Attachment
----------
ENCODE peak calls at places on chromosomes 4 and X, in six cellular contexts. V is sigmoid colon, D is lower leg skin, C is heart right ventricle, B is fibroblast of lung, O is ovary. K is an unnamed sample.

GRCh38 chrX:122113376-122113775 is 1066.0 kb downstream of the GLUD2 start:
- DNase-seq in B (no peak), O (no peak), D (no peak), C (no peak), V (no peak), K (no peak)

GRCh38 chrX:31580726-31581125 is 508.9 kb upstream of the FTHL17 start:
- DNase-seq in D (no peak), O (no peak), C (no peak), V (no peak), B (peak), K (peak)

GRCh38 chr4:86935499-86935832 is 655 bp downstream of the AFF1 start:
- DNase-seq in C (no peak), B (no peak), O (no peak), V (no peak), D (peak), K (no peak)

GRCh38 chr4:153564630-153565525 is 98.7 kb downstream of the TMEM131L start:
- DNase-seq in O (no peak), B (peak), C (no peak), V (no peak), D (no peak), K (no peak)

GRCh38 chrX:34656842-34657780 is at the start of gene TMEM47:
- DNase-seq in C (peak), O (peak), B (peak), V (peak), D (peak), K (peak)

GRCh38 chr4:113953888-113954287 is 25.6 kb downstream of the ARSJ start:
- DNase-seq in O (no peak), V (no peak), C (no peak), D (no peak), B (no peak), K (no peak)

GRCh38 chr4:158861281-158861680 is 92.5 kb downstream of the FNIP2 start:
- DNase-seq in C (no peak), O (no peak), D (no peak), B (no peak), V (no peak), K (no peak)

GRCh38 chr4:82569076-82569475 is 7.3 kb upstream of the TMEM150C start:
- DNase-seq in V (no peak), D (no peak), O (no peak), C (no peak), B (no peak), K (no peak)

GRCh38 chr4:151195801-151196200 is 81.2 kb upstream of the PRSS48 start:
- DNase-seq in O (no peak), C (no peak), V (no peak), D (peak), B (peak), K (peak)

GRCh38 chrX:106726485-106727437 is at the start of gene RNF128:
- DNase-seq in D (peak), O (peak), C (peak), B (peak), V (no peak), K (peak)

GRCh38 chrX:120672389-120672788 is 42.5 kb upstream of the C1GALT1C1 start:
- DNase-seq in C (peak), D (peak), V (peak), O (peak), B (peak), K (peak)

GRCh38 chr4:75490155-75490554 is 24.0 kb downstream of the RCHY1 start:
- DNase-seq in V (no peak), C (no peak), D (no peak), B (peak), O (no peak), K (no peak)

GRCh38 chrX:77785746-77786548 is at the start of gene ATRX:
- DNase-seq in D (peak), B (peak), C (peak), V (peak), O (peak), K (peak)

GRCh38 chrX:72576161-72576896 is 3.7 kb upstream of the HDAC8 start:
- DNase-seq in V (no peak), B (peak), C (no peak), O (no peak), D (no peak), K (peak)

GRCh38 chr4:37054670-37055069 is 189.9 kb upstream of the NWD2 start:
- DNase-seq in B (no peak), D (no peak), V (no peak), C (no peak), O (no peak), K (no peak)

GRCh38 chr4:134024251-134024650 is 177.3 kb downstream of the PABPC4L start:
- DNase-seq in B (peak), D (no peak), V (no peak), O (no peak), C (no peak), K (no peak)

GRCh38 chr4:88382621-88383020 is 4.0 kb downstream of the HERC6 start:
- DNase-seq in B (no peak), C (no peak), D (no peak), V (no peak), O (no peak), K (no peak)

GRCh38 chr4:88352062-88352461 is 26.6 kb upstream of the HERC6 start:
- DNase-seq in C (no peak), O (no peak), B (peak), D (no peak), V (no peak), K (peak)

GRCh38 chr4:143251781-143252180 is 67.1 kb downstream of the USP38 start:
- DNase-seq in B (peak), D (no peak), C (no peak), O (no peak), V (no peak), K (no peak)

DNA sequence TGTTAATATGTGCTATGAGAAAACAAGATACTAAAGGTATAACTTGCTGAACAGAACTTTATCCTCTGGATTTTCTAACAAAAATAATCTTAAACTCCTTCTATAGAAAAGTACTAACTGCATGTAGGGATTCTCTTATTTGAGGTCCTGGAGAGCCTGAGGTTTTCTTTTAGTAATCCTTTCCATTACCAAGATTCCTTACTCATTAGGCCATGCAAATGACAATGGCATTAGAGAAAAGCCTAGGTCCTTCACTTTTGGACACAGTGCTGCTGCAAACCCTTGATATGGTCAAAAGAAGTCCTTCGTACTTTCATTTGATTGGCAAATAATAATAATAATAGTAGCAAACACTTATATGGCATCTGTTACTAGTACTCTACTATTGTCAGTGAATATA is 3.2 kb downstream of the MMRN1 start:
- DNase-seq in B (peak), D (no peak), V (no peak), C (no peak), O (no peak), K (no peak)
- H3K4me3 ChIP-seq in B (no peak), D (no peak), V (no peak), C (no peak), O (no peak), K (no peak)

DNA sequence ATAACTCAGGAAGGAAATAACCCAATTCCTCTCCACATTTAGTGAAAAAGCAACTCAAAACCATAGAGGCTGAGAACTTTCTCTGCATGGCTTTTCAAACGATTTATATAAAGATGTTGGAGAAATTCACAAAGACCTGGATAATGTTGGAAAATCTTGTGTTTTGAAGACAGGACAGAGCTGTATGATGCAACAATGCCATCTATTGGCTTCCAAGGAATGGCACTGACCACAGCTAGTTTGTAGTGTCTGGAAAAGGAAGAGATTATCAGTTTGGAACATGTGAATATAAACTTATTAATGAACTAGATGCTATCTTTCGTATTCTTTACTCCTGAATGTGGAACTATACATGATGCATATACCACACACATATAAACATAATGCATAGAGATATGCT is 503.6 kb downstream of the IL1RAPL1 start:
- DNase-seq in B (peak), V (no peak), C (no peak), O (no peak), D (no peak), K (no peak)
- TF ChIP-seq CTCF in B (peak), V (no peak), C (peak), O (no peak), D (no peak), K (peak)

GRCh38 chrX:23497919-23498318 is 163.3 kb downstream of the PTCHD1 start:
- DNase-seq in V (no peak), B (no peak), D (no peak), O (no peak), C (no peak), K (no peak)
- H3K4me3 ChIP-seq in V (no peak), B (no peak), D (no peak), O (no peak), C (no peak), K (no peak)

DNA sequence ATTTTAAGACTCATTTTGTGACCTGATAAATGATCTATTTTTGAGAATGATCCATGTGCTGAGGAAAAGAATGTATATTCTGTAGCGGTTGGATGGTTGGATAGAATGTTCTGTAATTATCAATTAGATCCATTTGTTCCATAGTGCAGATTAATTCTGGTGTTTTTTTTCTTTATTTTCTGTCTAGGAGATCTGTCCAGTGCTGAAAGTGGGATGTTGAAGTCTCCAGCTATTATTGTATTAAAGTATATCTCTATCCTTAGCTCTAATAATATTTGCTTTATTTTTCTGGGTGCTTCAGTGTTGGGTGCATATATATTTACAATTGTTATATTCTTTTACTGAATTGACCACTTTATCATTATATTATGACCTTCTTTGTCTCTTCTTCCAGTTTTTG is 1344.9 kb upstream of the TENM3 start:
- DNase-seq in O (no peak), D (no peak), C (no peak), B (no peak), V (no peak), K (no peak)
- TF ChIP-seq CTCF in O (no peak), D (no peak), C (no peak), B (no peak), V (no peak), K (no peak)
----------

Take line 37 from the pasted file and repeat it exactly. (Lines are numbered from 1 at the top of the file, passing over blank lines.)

- DNase-seq in C (no peak), O (no peak), B (peak), D (no peak), V (no peak), K (peak)